Kansas Yes
    Notes/Citation: Students who violate certain school safety measures (possession of a weapon or controlled substance, inflicting serious injury to others) have their driving privileges revoked for one year.
    Kentucky Yes
    Notes/Citation: Students age 16 and 17 have their licenses revoked for at least one semester if student does not pass four courses in preceding semester or if the student drops out.
    Louisiana Yes
    Notes/Citation: A suspension or expulsion from school (for 10 or more consecutive days) results in a revocation of a student's driver's license or his/her ability to obtain one.
    Maine No
    Maryland No
    Massachusetts No
    Michigan No
    Minnesota No
    Mississippi Yes
    Notes/Citation: A minor must be enrolled in school and making satisfactory progress to obtain a driver's license.
    Missouri No
    Montana No
    Nebraska No
    Nevada Yes
    Notes/Citation: Minors who are adjudicated as habitual truants for the first time have their driver's license suspended for up to six months. A second adjudication results in a suspension of up to one year.
    New Hampshire No
    New Jersey No
    New Mexico Yes
    Notes/Citation: Students classified as habitual truants may have their driving privileges revoked.
    New York No
    North Carolina Yes
    Notes/Citation: To obtain a driver's license, a minor must have a high school diploma or its equivalent, or a driving eligibility certificate (which requires enrollment in school and progress towards graduation.)
    North Dakota No
    Ohio Yes
    Notes/Citation: Minors who withdraw from school or are habitually absent can have their driver's permit or license revoked.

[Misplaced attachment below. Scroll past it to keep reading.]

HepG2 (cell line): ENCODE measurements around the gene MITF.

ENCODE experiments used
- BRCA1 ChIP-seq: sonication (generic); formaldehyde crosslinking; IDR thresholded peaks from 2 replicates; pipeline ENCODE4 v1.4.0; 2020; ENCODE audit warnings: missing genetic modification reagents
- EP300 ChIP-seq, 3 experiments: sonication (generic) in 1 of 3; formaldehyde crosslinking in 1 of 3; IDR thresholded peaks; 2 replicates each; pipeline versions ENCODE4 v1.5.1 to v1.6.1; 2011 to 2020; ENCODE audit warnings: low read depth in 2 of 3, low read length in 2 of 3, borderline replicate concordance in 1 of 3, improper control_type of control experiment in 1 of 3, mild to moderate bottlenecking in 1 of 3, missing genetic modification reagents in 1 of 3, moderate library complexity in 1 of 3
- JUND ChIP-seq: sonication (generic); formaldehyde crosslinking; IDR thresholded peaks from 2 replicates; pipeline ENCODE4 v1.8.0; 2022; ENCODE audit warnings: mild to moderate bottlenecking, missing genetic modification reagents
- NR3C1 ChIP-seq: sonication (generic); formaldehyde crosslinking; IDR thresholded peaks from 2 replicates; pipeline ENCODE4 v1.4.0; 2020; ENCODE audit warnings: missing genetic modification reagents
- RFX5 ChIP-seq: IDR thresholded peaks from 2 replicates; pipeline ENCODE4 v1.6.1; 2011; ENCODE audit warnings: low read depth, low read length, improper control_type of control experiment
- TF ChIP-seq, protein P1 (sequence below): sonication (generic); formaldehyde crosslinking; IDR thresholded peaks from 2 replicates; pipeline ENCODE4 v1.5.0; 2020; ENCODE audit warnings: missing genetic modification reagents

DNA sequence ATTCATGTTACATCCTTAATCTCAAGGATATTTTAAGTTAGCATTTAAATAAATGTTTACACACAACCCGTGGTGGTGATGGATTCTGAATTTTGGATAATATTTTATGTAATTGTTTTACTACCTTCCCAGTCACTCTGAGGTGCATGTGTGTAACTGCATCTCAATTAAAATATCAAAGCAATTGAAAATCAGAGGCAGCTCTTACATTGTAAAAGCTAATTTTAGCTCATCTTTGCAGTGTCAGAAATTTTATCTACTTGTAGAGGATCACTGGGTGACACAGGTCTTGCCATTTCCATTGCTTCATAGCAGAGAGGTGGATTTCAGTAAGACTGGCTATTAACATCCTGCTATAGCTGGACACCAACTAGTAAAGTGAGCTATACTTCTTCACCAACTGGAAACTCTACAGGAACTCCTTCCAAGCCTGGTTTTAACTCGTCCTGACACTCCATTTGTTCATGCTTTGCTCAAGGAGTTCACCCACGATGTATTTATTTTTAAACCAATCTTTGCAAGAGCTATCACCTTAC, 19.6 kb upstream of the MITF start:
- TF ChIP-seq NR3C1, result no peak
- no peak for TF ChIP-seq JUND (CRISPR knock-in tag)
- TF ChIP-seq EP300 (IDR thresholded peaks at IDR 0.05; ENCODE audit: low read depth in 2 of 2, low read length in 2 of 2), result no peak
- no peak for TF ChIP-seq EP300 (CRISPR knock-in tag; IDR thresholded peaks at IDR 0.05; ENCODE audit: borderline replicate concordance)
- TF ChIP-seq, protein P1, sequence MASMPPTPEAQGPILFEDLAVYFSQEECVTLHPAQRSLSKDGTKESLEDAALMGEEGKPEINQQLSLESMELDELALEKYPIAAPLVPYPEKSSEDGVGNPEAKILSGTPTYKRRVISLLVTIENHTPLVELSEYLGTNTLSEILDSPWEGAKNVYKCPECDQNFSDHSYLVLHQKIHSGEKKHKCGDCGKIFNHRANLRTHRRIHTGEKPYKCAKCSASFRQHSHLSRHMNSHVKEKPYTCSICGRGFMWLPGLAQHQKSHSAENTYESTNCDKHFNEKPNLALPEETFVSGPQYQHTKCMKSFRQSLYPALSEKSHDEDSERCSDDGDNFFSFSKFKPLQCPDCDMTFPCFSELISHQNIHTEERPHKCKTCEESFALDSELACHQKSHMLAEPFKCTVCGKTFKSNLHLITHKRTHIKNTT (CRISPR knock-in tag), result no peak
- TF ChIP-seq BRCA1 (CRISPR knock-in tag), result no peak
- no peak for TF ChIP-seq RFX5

Oklahoma Yes
    Notes/Citation: A minor must be enrolled in school or have a high school diploma to receive a driver's license.
    Oregon Yes
    Notes/Citation: A school district may establish a policy to revoke a student's driving privileges if expelled for a weapons possession at school or if suspended at least twice for possession of controlled substances or violent behavior while at school.
    Pennsylvania No
    Rhode Island Yes
    Notes/Citation: Truant students may have their driving privileges revoked.
    South Carolina Yes
    Notes/Citation: Students younger than 17 must have a high school diploma or its equivalent or must be enrolled and attending school in order to receive a driver's license.
    South Dakota No
    Tennessee Yes
    Notes/Citation: A minor must have a high school diploma or its equivalent or must be enrolled and making satisfactory progress in school to receive a driver's license. Also, any students who have committed an offense resulting in a mandatory one year suspension or expulsion from school may have their driving privileges revoked for up to two years or until they turn 18.
    Texas Yes
    Notes/Citation: A minor must have a high school diploma or its equivalent or must be enrolled in school to receive a driver's license.
    Utah No
    Vermont No
    Virginia Yes
    Notes/Citation: Evidence of compliance with the state's compulsory school attendance laws must be presented for a minor to obtain a driver's license.
    Washington No
    West Virginia Yes
    Notes/Citation: A minor must have a high school diploma or its equivalent or must be enrolled and making progress in school.
    Wisconsin Yes
    Notes/Citation: Students who drop out of high school may have their driver's licenses revoked.
    Wyoming No
    Puerto Rico No
    Virgin Islands No